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Full text of "A history of Persia"

55

HISTORY OF PERSIA

defeat by the Nomads, 360-361 ; rela-
tions with Armenia, 361-362 5 first in-
tercourse with Rome, 364-365 ; early
relations with China, 365-366 ; 367,
371 5 internal affairs, 373 9 invasion of,
by Crassus, 374-375 5 376 5 invasion of
Syria, 379-380 ; 381 ; Mark Antony's
expedition, 387 ; 391 ; organization,
religion, and architecture, 392 et $eq. ;
Army and Court, 394-3,95 ; position of
women, 395-396 5 life and dress, 396-
397 5 laws and religion, 397-399 ; litera-
ture and art, 399-400 ; coinage, 400-
401 5 struggle for Armenia, 402 et seq. ;
decline and fall, 410 et seq. ; inroad of
the Alani, 413 ; last battle with Rome,
416-417 ; downfall of, 417

Parysatis (daughter of Xerxes), i. 232, 234,
236, 246, 247

Pasargadae, ancient capital of Persia, i. 142
footnote, 148, 149, 151, 164, 188, 190,
191, 192, 236 j occupation of, by Alex-
ander, 277-279, 298

Pashe Dynasty of Babylon, i. 83

Pashtu (language), i. 127

Pasitigris, River (Karun), i. 43

Paskievich, General, ii. 418, 419, 420,421

Pasni, i. 297

Passion plays in Persia, ii, 43

Patala, i. 296

Pathans, the, ii, 306

Patrocles, Scleucid general, i. 311, 315

Paul, Emperor, of Russia, ii. 397, 410

Pausanias (Spartan general), i. 220

Pausanias (murderer of Philip), i. 256

Payanda Khan, Sirdar, Baraikssai, ii. 403

Paz (or Fas), birthplace of Firdausi, ii. 134

Peacock Throne, the, ii. 354-355, 356

Pelasgi, the, i. 158

Peloponnesus, the, i. 158, 200, 220, 225,
242, 243, 251 ; war in, 253, 255, 263

Pelusium, Battle of, i.  1685 245, 248,

^38.3' 5y.   .

Penems, River, i. 214

Pentelicus, Mount, i. 205

Perdiccas, Macedonian regent, i. 253,
287, 35 5 deatk of> 306-307 ; 310, 312,
316

Pergamus, i. 319, 340, 344-346, 347* 36a
. 366, 367

Perinthus, i. 254, 259

Perisabor, i. 453

Perovski, Count, ii. 434, 459, 460

Perrot, Georges, i. 197

Persepolis, i. 46, 56, 142, 149, 184, 190 ;
palaces of, 191 ft seq, 5 rock tombs, 194
et scq. ; occupation of, by Alexander,
277-279 ; 280, 282, 394, 433> 47*, 5>
515, 542 j ii. 95

Peraews (son of Philip V.)> i. 339 footnote,

*&
Persia, History of, vol. i, ; configuration

and climate, 1-18 j deserts, rivers, flora,
fauna, and minerals, 19-38 ; Elam and
Babylonia, early civilization and geo-
graphy, 39-52 5 Elam, 53-59 ; Susa,59-
63 5 Sumerians and Semites, 64 j legend
of Cannes, 64-65 ; Sximerian language,
65-66 ; Sumerian religion, 66-67 5 early
Sximerian settlements, 67-69; Ean-
natum, King of Lagash, 69-705 Kish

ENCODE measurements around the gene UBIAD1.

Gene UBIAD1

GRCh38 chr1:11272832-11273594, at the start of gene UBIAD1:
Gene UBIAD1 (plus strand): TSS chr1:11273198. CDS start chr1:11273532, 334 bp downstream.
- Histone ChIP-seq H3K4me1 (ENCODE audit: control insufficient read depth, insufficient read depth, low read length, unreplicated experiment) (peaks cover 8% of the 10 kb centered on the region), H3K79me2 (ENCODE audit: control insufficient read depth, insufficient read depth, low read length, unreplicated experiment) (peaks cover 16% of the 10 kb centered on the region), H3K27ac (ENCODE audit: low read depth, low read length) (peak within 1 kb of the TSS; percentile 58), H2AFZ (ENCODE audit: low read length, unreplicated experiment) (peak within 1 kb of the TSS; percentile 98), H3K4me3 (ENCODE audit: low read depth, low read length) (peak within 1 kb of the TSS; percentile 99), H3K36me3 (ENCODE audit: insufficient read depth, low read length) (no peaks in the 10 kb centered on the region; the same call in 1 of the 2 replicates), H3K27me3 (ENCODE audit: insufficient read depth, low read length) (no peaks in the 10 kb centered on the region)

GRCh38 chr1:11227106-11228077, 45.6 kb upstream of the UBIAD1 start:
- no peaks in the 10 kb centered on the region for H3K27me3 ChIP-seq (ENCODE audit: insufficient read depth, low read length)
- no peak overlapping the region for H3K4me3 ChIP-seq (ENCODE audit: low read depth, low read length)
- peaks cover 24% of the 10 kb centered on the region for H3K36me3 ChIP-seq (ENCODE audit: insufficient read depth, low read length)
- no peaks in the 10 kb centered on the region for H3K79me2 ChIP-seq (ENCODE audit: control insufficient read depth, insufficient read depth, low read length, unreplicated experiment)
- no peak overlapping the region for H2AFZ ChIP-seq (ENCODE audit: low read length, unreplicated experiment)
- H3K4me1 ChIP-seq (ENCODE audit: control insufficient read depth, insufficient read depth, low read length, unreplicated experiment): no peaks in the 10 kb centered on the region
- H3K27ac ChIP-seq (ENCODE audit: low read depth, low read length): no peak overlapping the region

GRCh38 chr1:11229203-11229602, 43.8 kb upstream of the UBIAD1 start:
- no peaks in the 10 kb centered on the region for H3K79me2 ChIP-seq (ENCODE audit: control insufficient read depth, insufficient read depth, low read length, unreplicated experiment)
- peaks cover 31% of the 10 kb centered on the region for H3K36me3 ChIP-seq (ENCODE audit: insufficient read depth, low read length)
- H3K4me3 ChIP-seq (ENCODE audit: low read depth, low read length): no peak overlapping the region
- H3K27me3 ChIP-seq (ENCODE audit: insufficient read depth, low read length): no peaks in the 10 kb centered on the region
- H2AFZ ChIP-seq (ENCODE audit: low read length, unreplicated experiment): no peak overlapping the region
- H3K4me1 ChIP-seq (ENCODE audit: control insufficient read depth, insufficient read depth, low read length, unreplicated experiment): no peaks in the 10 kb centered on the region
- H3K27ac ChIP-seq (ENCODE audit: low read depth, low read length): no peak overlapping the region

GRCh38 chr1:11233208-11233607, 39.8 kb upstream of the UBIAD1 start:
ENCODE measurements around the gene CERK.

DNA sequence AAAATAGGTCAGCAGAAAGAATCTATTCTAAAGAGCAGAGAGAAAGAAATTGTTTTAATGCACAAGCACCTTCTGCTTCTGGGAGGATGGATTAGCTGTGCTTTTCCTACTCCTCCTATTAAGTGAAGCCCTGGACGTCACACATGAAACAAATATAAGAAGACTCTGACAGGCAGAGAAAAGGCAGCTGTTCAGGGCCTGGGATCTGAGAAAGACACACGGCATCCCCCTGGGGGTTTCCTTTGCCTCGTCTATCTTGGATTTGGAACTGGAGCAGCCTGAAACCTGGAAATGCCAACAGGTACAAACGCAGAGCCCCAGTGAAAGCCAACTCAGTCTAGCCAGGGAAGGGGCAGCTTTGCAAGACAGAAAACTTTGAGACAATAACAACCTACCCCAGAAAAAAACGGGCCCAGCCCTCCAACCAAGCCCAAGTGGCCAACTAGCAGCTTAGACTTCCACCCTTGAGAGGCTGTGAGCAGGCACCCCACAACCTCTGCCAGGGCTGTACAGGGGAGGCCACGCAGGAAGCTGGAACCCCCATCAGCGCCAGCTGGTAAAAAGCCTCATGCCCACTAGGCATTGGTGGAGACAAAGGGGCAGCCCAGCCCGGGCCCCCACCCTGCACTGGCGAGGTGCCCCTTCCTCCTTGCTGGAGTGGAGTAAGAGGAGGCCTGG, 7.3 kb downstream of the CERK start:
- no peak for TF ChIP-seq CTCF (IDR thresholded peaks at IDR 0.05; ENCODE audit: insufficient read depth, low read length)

dynastyand Elam, 70 5 Empire of Akkad,
70-71 j Sargon's campaign, 71; stele of
Naram-Sin, 71-725 kingdom of Guti, 72 j
Gudea, Patesi of Lagash, 72-73 ; Elam
conquered by Dynasty of Ur, 73 5 Elam
administered by Dungi, 73-74 ; sack of
Erech, 74; Sumerian civilization, 74-
75 ; Elam and Babylon, 76 et seq.5
King Chedorlaomer, 78-79 5 decay of
Elamite Empire, 79 5 first dynasty of
Babylon, 79 ; laws of Hammurabi, 80 ;
second dynasty of Babylon, 80-81;
Kassite Dynasty, 81-825 King Shutruk-
Nakhunta, of Elam, 82-83 5 Pashe
Dynasty, 83 j Sea-land and Bazi
Dynasties, 83-84 ; Chaldeans, 84 ; rise
of Assyria, 85 et scq. j Sargon II., 88-
89 ; first battle between Assyria and
Elam, 89-90; Sennacherib, 90-915
Esarhaddon, 91-925 Assurbanipal, 92-
93 ; battle of Tulliz, 93 j rebellion of
Babylon, 94-95 ; campaigns against
Elam, 95-96 5 capture of Susa, 96-97 ;
fall of Elam, 97-98 5 Aryans of Persia,
99 et scq<; Medes, 103*104; Aryan
myths, 104-105 ; religion of Mcdes and
Persians, 106-119; Zoroaster, 108 ;
Gustasp, 108-1095 theAvesta, 109-11x5
Ormuzd, Supreme God, 1x1-112 5
Zoroastrianism, 112-1155 the Magi,
115-119 ; Media, 120 et seq.; Tiglath-
Pileser I., 121-122; Shalmaneser II.,
122-123; Tiglath-Pileser IV., 123;
Esarhaddon's expeditions, 124-1255
Deioces, 125-1216 5 Ecbatana, 126 5
expansion of Media, 128 5 Cyaxares,
129-130; first siege of Nineveh, 130;
Scythian invasion, 130-131 ; second
siege and fall of Nineveh, 131*132;
Media and Babylonia, 133-1345 Necho
II., 134-135; campaigns of Cyaxares,
135-136; Lydia, 136; Mermnadae
Dynasty, 136-1375 invention of coin-
age, 137-138 ; battle of the Eclipse, 138;
Astyages and Cyrus the Great, 139-140 ;
Pishdadian Dynasty, 141-142; Jamshid
and Zohak, 142 ; Feridun and Kawa,
142-143 ; Sam, Zal, and Rudabah, 143-
144; Rustam, 144; Keianian Dynasty,
144-145; Isfandiar, 146; rise of
Persia, 148 ft seq,; Cyrus the Great,
149-150; tragedy of Harpagus, 150-
151 ; Achaemenes, 151-152 ; Astyages